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Business As Usual
Artist: Buck Enterprises
Label: Galaxy21 Music/Diamante
Time: 10 tracks/46:26 minutes

Get Real


Is ska dead? No, but it smells funny. Buck has changed its name from its acronym for "Building Up Christ's Kingdom" to Buck Enterprises and has had wholesale personnel and genre changes. Consumers would be better off supporting this band by buying a copy of its self-titled project, which is vastly superior to the inconsistent Business As Usual. Buck Enterprises is no longer a ska band, as the band has followed the lead from the OC Supertones (rock with horns). "Next" and "Samaritan" are excellent representatives of the first project, but only "Barriers" is a standout track from this collection, and I hope it gets plenty of airplay at Christian rock stations. It's musically reminiscent of "Samaritan," and lyrically (a call for a breakdown between interdenominational barriers), the Supertones' "One Voice." Excellent! Other performances are predictable at best (the final track, "The Return," is lyrically sharp but could have used a better arrangement) and lackluster at worst. An example is a cover of the Beatles' "Got to Get You into My Life," to which Paul McCartney would probably smile and say "nice." Buck is an incredibly talented band, but Business as Usual sounds like it was doing business as usual instead of having fun as the band did on its debut release.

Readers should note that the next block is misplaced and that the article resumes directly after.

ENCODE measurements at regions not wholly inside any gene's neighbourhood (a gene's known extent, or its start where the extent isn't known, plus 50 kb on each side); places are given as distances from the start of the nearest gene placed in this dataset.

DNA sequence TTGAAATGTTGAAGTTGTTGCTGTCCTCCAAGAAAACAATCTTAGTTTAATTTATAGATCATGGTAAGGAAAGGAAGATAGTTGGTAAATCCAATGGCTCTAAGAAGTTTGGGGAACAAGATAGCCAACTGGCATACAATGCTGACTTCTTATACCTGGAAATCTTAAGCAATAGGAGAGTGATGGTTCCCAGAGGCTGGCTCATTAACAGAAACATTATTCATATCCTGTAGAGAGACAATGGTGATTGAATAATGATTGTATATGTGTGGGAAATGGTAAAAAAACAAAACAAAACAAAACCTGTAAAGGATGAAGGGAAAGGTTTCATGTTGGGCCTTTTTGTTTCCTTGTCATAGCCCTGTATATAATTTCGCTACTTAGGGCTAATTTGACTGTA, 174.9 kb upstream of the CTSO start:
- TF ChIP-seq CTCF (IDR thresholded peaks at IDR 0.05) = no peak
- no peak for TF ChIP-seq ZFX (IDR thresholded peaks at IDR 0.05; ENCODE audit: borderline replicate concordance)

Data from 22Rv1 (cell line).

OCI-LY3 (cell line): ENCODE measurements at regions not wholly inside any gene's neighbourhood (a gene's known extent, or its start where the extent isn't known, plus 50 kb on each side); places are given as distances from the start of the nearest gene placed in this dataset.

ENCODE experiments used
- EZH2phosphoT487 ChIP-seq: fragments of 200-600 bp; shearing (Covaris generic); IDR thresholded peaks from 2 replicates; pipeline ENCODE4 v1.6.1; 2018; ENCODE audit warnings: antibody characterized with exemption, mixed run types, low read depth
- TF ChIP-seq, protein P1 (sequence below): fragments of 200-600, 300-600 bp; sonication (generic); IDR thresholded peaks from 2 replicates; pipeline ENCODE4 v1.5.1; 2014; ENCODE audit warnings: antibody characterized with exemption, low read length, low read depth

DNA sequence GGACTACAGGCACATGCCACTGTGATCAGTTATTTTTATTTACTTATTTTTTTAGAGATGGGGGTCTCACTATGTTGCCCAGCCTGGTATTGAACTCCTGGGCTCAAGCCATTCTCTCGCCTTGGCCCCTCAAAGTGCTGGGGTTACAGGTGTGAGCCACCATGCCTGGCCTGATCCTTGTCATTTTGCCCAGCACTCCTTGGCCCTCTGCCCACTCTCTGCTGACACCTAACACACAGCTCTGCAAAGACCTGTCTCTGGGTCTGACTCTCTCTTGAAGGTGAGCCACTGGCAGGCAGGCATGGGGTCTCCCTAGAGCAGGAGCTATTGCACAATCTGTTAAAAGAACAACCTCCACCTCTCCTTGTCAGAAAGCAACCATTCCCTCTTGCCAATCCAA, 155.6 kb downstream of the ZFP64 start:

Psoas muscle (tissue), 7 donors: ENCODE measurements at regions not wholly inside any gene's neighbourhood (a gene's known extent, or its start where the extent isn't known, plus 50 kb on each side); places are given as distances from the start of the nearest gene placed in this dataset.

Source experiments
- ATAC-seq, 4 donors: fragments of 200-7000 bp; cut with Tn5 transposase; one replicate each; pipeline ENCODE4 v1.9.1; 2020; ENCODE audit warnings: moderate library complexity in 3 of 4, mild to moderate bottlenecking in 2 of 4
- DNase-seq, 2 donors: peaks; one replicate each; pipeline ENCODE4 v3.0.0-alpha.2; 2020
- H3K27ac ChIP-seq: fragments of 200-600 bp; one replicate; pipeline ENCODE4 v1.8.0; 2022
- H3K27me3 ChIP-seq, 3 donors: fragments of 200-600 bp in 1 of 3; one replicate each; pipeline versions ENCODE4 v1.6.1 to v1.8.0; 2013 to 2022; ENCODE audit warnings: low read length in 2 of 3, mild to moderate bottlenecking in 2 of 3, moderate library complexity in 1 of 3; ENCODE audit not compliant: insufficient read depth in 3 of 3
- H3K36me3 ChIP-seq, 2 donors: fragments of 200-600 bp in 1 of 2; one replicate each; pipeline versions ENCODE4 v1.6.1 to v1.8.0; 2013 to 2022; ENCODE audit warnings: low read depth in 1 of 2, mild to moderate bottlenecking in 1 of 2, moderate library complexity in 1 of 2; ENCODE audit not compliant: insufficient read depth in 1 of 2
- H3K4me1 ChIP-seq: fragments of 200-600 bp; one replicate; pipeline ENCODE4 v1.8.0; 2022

Olin Jenkins  April 10, 2001

Buck is back in action after a bout with annoying record label red tape, release date delays, and membership changes. Luckily, such problems turned into triumphs for the band, which seems to have picked up the pieces and moved on with a lyrically hearty and musically mature project. The opening cut "All I Need" starts out in the band's classic "high-octane rock with horns" vibe. On this release, their sounds have evolved way past the restricting limits of the ska genre. Take, for instance, the touching finale, "Days Gone By," in which the main instrument presence is an acoustic guitar. Other prominent tracks are the reggae influenced "Barriers," and the fun cover of the Beatles' "Got to Get You Into My Life," complete with a horn section. Hats off to Buck for stepping it up a notch rather than throwing in the towel when the going got tough.

Andy Argyrakis 4/10/2001


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